Cheltenham Borough Council
Cheltenham Borough Council

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Agenda, decisions and minutes

Venue: Pittville Room - Municipal Offices. View directions

Contact: Beverly Thomas, Democracy Officer 

No. Item




Apologies were received from Councillors Clucas and Hegenbarth.


Declarations of interest


There were no declarations of interest.


Minutes of the last meeting pdf icon PDF 123 KB

Minutes of the meeting held on 22 January 2019


The minutes of the meeting held on 22 January were approved and signed as a correct record.


Public and Member Questions and Petitions

These must be received no later than 12 noon on the fourth working day before the date of the meeting


There were none.


Review of Hackney Carriage Fares pdf icon PDF 82 KB

Report of the Cabinet Member Development and Safety

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The Cabinet Member Development and Safety introduced the report and explained that Section 65 of the Local Government (Miscellaneous Provisions) Act 1976 permitted the council to set the maximum fares for hackney carriage vehicles licensed by it.  He explained that the last hackney carriage fare review was undertaken in 2017 when Cabinet approved a 6% increase based on the council’s adopted fare formula.


The Cabinet Member reported that a further review of hackney carriage fares had been undertaken and this report sought approval from Cabinet to revise the current fare table for hackney carriage vehicles as outlined in Appendix 2. He highlighted that the trade had informally requested that the proposed increase be reflected in the initial “flag fall” rather than adjusting the time and/or distance calculations. This would in effect discourage shorter journeys. In November 2018, the council consulted with the public hire trade on proposed revised methodologies for calculating hackney carriage fares in Cheltenham. The council received no responses to this consultation.





1. the revised methodology and proposed maximum fare increase for hackney carriages be approved; and

2. authority be delegated to the Licensing Team Leader to carry out the necessary advertising requirements to comply with section 65 of the Local Government (Miscellaneous Provisions) Act 1976; and

3. Subject to there being no substantive amendments being made following consultation, authority be delegated to the Director of Environment to adopt the proposed fares.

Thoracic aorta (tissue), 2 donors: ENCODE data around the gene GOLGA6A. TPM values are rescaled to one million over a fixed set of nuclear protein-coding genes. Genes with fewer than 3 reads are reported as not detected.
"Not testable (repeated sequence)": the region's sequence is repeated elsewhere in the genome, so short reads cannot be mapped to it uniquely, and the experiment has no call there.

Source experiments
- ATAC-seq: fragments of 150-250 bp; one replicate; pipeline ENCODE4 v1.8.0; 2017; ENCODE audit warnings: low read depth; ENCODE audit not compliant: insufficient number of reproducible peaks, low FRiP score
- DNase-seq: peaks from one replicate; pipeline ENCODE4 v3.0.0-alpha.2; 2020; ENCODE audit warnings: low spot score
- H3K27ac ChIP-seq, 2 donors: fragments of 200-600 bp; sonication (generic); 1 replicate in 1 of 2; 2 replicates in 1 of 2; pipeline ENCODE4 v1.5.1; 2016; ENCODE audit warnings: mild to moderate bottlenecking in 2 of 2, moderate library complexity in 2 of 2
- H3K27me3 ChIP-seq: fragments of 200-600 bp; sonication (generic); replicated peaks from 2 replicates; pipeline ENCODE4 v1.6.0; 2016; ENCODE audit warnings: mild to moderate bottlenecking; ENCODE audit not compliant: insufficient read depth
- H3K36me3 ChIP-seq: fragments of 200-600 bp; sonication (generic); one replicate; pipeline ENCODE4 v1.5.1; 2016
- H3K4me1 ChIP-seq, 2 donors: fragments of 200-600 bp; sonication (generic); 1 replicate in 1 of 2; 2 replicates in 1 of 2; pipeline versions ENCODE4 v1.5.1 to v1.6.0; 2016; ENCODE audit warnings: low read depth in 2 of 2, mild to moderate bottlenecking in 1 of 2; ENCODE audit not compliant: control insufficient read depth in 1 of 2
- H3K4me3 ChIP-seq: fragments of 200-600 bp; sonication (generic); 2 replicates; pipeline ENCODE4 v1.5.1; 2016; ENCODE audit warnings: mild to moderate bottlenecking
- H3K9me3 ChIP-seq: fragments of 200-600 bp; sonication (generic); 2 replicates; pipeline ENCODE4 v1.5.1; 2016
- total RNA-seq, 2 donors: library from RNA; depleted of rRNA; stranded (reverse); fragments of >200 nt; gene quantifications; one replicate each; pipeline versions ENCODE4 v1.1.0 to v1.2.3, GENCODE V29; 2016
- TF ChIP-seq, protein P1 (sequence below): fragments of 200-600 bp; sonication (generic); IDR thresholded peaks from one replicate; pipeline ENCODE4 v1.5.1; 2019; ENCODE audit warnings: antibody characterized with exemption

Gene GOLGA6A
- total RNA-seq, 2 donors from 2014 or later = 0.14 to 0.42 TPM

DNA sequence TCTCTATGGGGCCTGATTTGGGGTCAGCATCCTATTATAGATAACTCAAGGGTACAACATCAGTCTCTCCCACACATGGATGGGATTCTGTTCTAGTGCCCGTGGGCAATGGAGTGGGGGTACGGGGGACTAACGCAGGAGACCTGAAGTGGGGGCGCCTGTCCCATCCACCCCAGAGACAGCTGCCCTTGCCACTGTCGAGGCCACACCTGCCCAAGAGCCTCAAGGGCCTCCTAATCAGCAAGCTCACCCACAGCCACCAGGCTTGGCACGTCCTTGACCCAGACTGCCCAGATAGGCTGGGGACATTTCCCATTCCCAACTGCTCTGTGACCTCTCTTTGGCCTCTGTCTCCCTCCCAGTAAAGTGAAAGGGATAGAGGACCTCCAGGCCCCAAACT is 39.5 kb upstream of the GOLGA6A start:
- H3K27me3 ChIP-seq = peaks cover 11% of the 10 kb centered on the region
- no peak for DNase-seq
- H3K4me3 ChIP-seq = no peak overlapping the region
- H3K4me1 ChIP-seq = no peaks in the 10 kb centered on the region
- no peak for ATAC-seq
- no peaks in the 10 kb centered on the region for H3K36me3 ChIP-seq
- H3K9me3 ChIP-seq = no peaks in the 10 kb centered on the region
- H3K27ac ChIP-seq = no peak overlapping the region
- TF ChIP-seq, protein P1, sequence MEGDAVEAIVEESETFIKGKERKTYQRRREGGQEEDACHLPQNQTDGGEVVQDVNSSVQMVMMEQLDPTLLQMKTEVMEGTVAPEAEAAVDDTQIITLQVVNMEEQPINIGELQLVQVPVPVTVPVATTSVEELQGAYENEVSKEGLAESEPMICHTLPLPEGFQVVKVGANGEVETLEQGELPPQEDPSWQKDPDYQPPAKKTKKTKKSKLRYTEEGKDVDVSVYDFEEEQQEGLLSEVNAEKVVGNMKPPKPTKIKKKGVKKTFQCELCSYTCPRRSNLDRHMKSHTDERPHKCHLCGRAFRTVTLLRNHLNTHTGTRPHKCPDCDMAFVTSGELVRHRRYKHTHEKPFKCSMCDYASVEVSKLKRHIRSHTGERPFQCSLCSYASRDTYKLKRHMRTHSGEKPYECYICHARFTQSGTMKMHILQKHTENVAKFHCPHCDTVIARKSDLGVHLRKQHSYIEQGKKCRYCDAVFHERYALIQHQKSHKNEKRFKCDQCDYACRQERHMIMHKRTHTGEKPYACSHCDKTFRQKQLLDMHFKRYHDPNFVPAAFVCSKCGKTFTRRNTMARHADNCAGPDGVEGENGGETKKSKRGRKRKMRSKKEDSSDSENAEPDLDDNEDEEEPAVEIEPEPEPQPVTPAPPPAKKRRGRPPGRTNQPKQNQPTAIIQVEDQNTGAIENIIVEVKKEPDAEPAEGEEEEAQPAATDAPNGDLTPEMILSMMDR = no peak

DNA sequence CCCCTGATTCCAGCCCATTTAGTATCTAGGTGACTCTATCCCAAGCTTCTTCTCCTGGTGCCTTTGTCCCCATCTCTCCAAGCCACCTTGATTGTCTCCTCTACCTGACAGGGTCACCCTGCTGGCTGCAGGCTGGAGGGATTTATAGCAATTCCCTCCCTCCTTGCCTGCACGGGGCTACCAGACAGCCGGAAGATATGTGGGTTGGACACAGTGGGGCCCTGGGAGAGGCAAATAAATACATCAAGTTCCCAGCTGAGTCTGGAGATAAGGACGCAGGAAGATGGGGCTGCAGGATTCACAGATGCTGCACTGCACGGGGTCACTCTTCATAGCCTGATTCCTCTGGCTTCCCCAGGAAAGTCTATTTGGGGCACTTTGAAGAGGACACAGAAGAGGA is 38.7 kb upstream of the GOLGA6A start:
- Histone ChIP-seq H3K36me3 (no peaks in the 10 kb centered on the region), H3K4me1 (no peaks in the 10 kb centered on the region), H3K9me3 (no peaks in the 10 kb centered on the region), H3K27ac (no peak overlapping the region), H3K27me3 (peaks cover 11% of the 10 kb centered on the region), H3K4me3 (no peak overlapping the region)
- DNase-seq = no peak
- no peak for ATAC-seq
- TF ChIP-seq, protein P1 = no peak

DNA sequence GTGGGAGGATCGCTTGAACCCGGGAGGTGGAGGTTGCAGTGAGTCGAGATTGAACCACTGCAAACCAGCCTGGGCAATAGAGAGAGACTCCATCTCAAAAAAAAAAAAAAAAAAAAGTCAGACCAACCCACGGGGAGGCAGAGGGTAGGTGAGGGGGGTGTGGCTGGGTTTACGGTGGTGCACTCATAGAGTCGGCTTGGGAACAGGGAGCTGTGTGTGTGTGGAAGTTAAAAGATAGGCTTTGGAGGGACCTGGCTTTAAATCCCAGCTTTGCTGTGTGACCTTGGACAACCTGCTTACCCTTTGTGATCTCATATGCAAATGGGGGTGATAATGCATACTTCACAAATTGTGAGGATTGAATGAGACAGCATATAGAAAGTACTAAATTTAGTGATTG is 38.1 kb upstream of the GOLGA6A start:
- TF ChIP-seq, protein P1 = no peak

Housing Options: Flexible Homelessness Support Grant and New Burdens Funding pdf icon PDF 108 KB

Report of the Cabinet Member Housing

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The Cabinet Member Housing introduced the report which set out the spending proposals for Cheltenham Borough Homes’ Housing Options Service, using additional funding provided by the Ministry of Housing and Local Government (MHCLG). This funding comprised New Burdens Funding (to take account of the additional responsibilities placed on councils as a result of the introduction of the Homelessness Reduction Act in 2018) and a Flexible Homelessness Support Grant.

The Cabinet Member explained that a lot of work on benefit and debt support had been undertaken over the last 4-5 years. Appendix 2 provided details of the proposed spending plans which were in summary to continue funding the current additional Housing Options Officer post, along with the Housing Solutions Officer post, (both of which were being funded from the existing allocation of New Burdens and Flexible Homelessness Support grant funding).


The Leader welcomed the work being undertaken to date and believed the proposal was a sensible way to use the available funding in the best possible way.





1.    the transfer to Cheltenham Borough Homes’ Housing Options Service the sum of £196,577 be approved; this being part of the MHCLG’s New Burdens Funding and Flexible Homelessness Support Grant funding allocation to the council for 2019/20. 

2.    It be noted that the indicative expenditures detailed within Appendix 2 of the report may need to be flexible, depending upon demands of the service. The authority to make any changes to these spending plans is delegated to the Lead Commissioner – Housing Services, in consultation with Cabinet Member – Housing.



Budget Monitoring Report 2018/19-Position as at December 2018 pdf icon PDF 143 KB

Report of the Cabinet Member Finance

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The Cabinet Member Finance introduced the report, the purpose of which was to notify Members of any known significant variations to budgets for 2018/19 and highlight any key issues.


She explained that the table at 2.1 summarised the net revenue impact position of the variances identified at this stage in the financial year, of anything over 50K and areas with volatile income trends. In brief they showed an increase in income of off street car parking, recycling credits, green waste subscription, property investment income, together with additional section 31 grant, and shortfalls of targets as reported in September 2018.


The Cabinet Member Finance explained that a detailed exercise was carried out to ensure that capital schemes were being delivered as planned within allocated capital budgets, some of which were timetabled to straddle two or more financial years. She reported the following variances to capital budgets :


·         The capital scheme for the provision of a new sports & play hub, including a new splashpad and changing rooms at Leisure@ had been completed within the build timescales.  There was an underspend of £26k against the total scheme budget of £2.5 million which reduced the funding requirement for the scheme.